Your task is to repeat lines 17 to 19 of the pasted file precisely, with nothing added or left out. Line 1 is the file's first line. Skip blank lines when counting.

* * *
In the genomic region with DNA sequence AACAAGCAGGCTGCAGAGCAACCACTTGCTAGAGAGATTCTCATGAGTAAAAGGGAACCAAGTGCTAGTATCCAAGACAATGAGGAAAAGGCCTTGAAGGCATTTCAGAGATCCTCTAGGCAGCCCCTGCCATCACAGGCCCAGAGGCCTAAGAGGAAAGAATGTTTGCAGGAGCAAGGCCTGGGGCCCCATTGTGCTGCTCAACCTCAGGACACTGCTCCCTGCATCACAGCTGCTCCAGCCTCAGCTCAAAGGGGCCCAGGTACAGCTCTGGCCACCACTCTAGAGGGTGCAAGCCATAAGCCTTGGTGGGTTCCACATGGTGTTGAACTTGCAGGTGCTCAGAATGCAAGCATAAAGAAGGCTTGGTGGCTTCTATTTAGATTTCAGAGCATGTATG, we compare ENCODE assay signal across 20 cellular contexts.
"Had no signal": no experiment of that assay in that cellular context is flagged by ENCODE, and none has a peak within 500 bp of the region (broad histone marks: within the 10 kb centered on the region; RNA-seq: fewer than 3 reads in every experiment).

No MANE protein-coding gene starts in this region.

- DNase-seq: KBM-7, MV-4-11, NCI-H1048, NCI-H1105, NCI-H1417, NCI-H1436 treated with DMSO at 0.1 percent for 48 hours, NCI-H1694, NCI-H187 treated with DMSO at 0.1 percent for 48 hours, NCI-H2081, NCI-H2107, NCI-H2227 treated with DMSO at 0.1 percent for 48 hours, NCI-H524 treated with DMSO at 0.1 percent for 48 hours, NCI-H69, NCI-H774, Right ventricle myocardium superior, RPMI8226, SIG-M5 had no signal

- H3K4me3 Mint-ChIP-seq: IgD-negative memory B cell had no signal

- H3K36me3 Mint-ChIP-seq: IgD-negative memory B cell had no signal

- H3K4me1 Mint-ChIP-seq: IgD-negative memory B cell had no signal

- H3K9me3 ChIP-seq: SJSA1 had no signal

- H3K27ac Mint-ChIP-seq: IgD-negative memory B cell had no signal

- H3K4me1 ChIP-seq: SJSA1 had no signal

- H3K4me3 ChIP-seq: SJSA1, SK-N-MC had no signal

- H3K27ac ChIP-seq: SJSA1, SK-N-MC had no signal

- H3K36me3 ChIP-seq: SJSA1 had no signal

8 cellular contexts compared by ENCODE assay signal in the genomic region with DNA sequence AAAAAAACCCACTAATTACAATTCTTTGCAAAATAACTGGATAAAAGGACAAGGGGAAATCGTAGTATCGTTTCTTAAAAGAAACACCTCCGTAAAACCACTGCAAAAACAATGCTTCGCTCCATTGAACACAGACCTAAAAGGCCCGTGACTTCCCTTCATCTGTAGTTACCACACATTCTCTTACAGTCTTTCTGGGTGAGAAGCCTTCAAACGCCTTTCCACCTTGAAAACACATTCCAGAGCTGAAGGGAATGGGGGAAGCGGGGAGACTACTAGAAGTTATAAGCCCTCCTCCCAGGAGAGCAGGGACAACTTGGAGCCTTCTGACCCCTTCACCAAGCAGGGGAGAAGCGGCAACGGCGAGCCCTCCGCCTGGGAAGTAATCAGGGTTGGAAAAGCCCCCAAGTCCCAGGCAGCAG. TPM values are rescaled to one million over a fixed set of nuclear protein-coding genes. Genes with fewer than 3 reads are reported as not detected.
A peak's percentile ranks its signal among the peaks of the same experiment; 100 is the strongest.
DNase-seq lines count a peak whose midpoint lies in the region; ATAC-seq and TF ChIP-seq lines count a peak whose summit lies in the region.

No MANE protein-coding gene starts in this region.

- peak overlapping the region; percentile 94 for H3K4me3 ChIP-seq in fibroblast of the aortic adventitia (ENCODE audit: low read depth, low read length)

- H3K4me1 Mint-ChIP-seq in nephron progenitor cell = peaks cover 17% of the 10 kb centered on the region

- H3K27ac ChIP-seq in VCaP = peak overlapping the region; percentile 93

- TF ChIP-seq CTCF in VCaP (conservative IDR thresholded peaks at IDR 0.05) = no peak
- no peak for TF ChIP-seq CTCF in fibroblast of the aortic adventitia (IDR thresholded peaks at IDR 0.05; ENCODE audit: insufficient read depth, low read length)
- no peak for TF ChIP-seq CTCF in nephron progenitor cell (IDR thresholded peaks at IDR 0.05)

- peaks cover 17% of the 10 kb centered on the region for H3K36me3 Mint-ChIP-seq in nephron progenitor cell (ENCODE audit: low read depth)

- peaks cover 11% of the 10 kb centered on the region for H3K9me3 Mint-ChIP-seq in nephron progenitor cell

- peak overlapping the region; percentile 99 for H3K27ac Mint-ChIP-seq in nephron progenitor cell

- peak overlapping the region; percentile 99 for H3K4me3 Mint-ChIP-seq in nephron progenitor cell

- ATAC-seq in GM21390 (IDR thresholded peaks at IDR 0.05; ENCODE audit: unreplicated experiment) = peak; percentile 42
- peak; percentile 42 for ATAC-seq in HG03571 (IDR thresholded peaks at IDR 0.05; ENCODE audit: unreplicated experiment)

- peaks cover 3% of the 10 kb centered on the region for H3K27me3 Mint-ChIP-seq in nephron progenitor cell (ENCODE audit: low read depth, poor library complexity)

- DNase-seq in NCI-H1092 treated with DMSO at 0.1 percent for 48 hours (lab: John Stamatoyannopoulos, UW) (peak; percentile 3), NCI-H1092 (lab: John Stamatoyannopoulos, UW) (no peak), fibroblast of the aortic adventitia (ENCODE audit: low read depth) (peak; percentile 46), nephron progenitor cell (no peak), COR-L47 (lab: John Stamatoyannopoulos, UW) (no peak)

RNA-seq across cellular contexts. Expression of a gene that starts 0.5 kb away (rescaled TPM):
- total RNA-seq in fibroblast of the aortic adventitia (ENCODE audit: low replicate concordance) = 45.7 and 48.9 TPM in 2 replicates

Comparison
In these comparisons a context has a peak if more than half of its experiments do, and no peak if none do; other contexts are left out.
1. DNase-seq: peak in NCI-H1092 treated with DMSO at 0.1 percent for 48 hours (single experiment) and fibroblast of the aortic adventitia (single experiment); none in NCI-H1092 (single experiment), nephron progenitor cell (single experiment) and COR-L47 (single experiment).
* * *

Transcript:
No MANE protein-coding gene starts in this region.

- peak overlapping the region; percentile 94 for H3K4me3 ChIP-seq in fibroblast of the aortic adventitia (ENCODE audit: low read depth, low read length)

- H3K4me1 Mint-ChIP-seq in nephron progenitor cell = peaks cover 17% of the 10 kb centered on the region